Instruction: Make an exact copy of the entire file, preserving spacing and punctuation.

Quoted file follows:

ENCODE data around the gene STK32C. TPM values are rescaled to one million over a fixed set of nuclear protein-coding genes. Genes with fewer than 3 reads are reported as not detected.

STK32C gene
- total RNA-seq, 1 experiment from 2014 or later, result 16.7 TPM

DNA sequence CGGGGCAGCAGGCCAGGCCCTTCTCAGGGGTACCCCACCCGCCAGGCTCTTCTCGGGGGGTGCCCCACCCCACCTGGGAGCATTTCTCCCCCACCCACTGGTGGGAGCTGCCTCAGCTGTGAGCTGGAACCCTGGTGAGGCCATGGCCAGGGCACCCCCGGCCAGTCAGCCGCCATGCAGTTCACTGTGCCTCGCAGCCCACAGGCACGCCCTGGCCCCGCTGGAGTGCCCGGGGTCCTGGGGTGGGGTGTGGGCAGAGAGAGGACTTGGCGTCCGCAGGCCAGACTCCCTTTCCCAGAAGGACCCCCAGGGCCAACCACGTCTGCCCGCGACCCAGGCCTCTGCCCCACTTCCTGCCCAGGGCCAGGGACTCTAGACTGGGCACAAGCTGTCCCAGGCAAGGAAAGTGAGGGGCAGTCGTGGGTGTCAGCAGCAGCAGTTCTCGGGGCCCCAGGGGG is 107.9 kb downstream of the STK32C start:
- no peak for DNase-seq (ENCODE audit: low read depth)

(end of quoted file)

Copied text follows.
ENCODE data around the gene STK32C. TPM values are rescaled to one million over a fixed set of nuclear protein-coding genes. Genes with fewer than 3 reads are reported as not detected.

STK32C gene
- total RNA-seq, 1 experiment from 2014 or later, result 16.7 TPM

DNA sequence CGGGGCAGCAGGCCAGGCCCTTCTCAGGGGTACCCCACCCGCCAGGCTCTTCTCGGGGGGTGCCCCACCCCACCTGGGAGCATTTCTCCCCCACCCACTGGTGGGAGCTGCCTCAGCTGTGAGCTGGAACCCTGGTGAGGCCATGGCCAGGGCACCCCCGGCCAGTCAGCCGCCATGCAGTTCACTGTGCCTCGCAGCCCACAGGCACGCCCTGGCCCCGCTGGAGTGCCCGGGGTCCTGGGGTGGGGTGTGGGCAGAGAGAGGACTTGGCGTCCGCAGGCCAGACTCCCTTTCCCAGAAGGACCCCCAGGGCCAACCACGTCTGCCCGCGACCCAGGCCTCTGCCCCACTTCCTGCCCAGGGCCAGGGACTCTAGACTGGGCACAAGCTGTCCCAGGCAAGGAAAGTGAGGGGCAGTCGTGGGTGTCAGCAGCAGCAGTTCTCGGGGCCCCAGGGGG is 107.9 kb downstream of the STK32C start:
- no peak for DNase-seq (ENCODE audit: low read depth)